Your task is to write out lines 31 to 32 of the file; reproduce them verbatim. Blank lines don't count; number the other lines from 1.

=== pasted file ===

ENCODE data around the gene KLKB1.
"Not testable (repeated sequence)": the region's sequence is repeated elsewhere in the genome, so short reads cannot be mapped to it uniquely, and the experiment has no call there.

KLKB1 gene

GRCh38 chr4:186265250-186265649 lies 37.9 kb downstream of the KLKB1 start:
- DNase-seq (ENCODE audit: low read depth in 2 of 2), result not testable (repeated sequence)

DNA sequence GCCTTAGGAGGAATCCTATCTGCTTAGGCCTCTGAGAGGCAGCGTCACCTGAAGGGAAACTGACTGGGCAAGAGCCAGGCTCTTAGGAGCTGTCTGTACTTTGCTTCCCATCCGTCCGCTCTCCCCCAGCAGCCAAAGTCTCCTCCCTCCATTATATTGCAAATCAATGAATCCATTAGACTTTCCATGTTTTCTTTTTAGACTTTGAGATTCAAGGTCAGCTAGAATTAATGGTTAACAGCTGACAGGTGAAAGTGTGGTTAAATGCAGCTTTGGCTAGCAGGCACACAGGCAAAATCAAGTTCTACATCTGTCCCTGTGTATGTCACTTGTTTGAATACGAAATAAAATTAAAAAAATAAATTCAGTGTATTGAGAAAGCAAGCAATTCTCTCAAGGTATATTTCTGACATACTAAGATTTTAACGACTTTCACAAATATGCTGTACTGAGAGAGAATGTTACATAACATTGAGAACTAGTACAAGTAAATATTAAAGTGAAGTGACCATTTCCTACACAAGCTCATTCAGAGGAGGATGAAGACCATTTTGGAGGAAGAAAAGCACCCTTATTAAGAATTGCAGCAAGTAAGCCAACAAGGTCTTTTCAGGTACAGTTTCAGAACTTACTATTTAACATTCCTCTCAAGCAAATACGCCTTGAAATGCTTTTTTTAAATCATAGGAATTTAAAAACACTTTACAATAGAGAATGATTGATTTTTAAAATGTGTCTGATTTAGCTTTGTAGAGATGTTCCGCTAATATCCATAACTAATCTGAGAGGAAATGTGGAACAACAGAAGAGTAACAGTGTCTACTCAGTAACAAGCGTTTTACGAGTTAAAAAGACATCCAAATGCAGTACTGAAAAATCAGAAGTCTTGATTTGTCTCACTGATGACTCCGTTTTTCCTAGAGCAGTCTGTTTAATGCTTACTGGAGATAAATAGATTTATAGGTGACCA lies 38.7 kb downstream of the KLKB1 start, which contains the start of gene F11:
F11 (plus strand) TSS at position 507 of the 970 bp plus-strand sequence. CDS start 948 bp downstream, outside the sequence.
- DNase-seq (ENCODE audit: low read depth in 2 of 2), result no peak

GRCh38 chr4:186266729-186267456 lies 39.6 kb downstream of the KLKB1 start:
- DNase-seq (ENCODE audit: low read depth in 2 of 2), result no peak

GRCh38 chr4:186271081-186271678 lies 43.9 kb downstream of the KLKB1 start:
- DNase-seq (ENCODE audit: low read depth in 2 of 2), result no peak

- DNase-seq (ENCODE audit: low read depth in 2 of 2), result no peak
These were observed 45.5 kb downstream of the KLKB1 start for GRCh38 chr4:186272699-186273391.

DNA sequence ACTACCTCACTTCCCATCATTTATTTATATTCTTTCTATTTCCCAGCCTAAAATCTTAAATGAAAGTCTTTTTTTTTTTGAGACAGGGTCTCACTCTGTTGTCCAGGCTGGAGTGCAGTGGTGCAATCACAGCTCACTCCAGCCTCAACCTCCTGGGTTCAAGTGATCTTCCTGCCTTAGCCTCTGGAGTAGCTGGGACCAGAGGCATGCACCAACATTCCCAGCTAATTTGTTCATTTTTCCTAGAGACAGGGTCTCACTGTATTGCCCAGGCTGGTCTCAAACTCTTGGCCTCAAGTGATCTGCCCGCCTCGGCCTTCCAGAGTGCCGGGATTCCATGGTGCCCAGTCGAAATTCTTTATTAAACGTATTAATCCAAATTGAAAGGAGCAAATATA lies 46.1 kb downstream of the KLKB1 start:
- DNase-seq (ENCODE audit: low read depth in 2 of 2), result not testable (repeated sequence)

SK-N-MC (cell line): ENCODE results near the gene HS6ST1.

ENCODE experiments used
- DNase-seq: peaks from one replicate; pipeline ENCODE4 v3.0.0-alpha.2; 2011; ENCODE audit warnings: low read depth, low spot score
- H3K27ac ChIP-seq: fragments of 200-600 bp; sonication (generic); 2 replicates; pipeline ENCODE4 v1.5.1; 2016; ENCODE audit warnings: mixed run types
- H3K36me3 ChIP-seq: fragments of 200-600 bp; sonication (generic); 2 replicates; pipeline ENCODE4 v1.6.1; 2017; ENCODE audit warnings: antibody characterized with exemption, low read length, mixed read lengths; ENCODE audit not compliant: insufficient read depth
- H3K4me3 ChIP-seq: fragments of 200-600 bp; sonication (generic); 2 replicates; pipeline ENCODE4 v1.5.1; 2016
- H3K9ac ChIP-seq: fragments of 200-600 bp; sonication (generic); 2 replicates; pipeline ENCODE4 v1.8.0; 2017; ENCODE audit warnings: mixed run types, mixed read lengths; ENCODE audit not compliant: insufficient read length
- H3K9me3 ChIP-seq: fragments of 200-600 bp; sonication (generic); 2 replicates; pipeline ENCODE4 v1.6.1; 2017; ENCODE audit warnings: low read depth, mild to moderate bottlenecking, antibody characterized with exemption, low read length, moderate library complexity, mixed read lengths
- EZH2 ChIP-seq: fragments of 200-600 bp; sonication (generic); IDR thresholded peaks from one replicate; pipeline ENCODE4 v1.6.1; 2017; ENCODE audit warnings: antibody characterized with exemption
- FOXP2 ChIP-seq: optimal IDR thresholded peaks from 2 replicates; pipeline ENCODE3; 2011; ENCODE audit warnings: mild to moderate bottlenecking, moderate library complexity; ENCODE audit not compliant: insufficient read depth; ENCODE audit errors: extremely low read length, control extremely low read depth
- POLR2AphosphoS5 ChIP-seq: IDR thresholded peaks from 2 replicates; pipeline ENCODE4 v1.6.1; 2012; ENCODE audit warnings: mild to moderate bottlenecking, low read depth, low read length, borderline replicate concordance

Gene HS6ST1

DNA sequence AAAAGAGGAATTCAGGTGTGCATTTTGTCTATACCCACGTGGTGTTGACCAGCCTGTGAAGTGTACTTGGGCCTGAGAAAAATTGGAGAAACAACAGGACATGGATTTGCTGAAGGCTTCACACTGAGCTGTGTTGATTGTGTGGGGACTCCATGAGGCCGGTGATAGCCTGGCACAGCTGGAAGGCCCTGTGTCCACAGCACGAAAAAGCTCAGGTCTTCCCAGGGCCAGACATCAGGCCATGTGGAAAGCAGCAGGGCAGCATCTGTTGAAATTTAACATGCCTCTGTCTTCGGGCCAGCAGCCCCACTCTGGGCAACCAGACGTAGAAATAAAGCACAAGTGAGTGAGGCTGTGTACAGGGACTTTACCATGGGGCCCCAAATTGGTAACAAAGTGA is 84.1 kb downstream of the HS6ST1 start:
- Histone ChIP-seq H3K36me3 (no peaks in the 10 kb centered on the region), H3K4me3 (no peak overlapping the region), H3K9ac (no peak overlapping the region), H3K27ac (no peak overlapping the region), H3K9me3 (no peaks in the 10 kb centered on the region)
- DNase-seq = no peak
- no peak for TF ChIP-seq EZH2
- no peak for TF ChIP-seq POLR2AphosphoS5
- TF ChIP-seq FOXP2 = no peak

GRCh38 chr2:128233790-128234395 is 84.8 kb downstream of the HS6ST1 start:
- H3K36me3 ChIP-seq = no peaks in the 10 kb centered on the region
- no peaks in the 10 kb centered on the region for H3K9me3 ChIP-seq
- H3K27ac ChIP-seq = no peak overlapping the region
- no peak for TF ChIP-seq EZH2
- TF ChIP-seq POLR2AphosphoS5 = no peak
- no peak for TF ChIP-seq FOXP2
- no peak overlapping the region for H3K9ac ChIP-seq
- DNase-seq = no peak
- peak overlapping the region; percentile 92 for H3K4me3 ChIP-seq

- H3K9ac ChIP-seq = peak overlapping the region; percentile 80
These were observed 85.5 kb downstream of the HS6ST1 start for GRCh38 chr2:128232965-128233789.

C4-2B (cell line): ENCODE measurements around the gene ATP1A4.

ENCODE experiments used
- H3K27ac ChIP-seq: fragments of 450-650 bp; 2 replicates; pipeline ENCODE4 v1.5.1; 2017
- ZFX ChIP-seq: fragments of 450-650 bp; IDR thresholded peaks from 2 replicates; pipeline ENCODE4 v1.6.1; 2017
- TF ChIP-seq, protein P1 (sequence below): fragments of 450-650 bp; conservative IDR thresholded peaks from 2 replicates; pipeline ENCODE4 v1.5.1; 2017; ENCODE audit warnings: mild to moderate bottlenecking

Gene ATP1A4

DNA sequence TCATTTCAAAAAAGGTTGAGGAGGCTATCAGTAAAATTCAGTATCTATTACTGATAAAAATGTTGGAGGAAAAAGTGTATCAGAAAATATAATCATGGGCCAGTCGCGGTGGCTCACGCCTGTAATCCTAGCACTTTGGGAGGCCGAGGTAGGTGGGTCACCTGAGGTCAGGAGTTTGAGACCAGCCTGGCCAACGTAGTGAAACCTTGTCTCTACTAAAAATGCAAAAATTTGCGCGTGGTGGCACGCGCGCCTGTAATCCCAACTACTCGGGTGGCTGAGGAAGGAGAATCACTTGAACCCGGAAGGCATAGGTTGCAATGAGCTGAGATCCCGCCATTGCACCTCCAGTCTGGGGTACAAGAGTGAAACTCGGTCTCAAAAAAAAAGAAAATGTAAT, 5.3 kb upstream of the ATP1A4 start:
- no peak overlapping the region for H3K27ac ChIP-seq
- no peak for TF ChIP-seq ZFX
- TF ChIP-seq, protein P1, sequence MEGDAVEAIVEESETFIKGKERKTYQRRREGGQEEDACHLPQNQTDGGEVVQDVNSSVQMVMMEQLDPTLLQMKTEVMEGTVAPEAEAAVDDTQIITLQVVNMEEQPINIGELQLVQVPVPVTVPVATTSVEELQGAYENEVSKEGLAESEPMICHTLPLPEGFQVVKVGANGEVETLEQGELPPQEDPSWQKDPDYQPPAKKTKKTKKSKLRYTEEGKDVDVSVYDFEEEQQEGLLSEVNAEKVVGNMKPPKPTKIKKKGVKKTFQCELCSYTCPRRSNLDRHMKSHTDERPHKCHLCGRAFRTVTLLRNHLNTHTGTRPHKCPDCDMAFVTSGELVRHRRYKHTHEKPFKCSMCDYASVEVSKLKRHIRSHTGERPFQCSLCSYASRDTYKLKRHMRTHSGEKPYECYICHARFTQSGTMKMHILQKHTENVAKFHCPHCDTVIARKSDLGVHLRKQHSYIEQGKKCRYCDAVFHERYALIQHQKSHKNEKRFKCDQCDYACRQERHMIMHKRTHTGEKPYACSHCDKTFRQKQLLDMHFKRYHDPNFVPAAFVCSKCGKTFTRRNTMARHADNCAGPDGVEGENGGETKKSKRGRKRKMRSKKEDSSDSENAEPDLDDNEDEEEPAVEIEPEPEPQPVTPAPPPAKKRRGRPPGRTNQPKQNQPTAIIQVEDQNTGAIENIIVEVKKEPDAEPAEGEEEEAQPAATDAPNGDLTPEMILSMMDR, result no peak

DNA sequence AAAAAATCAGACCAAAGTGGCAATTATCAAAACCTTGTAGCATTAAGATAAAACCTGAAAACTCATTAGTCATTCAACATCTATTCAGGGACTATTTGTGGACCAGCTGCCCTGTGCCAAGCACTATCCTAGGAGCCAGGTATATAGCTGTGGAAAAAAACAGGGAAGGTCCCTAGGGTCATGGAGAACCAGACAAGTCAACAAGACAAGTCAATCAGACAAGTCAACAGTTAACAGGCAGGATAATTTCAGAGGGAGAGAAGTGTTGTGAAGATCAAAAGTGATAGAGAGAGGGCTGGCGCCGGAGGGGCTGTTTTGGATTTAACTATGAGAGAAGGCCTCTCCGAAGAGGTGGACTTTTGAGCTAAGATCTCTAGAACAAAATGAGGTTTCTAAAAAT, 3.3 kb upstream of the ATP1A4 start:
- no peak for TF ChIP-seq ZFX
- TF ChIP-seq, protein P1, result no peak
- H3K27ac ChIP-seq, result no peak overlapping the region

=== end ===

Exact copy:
- DNase-seq = no peak
- no peak for TF ChIP-seq EZH2